NEA Affiliates In Action
The Professional Staff Congress (representing faculty and staff at the City University of New York) and the United University Professions (representing faculty and staff at the State University of New York), both affiliates of the New York State United Teachers, NEA/AFT, have rejected cuts sought by Governor David Paterson and called for full support for the state’s higher education institutions.
To draw attention to their demands, faculty, staff, and students of the City University of New York delivered 50,000 postcards from supporters to the governor’s office on December 16. “The governor needs to hear what his constituents are saying: ‘Don’t cut our way out of this recession,’ ” said PSC First Vice President Steven London.
Professional Staff Congress President Barbara Bowen noted, “There is an alternative, and we’re here to demand that Albany adopt it. New York would have $17 billion in increased revenue this year alone if it simply restored the tax cuts enacted between 1994 and 2005.”
United Faculty of Florida (UFF) members at Broward College in Fort Lauderdale have finally settled their 2007–08 contract, after impasse procedures and filings of unfair labor practice claims by both the union and the employer.
In the end, the Florida Public Employees Relations Commission sided with the United Faculty of Florida, supporting almost all of UFF’s claims and ordering the college to finalize and sign a contract. The contract was ratified by both sides in early December.
...UFF members at Hillsborough Community College in Tampa have also ratified a new contract that provides a 3 percent salary increase—considered a fair settlement given the current budget crisis.
...Finally, UFF members at the University of South Florida in Tampa agreed to a contract reopener providing faculty raises of at least 2 percent, plus another 1.4 percent in a salary pool, paid parental leave, an increase in paid sabbaticals, and improvements to the promotion procedures for instructors.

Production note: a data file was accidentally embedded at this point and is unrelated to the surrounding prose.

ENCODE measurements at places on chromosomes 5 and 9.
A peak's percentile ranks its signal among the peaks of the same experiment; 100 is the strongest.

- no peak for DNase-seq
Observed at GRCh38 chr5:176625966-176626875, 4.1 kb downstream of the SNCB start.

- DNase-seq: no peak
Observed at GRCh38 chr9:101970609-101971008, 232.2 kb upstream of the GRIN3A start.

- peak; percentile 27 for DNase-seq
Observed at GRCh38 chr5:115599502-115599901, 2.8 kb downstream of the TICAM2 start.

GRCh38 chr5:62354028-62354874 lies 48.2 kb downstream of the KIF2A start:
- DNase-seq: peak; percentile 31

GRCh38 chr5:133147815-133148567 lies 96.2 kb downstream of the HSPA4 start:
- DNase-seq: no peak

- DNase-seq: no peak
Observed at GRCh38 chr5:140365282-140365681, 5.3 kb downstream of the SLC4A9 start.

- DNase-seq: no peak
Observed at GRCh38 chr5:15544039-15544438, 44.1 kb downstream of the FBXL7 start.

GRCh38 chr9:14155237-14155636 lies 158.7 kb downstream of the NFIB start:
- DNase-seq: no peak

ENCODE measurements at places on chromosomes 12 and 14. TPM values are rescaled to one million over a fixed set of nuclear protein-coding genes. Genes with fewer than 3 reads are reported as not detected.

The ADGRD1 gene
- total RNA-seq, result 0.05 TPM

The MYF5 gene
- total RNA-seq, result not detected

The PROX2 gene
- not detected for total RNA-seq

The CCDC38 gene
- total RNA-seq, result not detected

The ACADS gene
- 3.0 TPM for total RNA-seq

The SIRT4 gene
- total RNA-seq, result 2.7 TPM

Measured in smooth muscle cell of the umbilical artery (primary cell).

A report recently released by the California Faculty Association reveals that California, once a national leader in education and economic prosperity, has slipped into “educational and economic mediocrity.”
The report, California at the Edge of a Cliff: The Failure to Invest in Public Higher Education is Crushing the Economy and Crippling Our Kids’ Future, criticizes plans to slash public higher education funding.
“Those of us who spend our time in the classroom and on campus know full well what millions of dollars in budget cuts mean,” said California Faculty Association President Lillian Taiz.
“Fewer kids are going to be admitted to schools, and fewer kids are going to be qualified for the jobs that today’s economy has to offer. “
To help address the problem, CFA helped introduce a California Assembly Resolution that calls for a national recommitment to public higher education. The resolution argues for increased federal aid in the form of grants, as well as student loan forgiveness in exchange for public service.
“Our plan challenges decision-makers to devote 10 percent of what they are spending on the banks to our college-aged kids and to the American people who need retraining for 21st century jobs,” said Taiz.
The Greater New York City Alliance of Unions in Higher Education has passed a series of resolutions in response to the current financial crisis, calling for adherence to existing contractual obligations, greater financial transparency, protection of faculty and students from draconian measures, and the trimming of bloated administrative bureaucracies.
The Alliance—faculty unions from the Brooklyn and C.W. Post campuses of Long Island University, Hofstra University, Pratt Institute, Cooper Union, New York University, the New School, St. John’s University, the City University of New York, the State University of New York at New Paltz, and COCAL, a coalition of non-tenure track faculty groups—affirmed that “academic freedom and economic security for all faculty are necessary for the success of academic institutions.”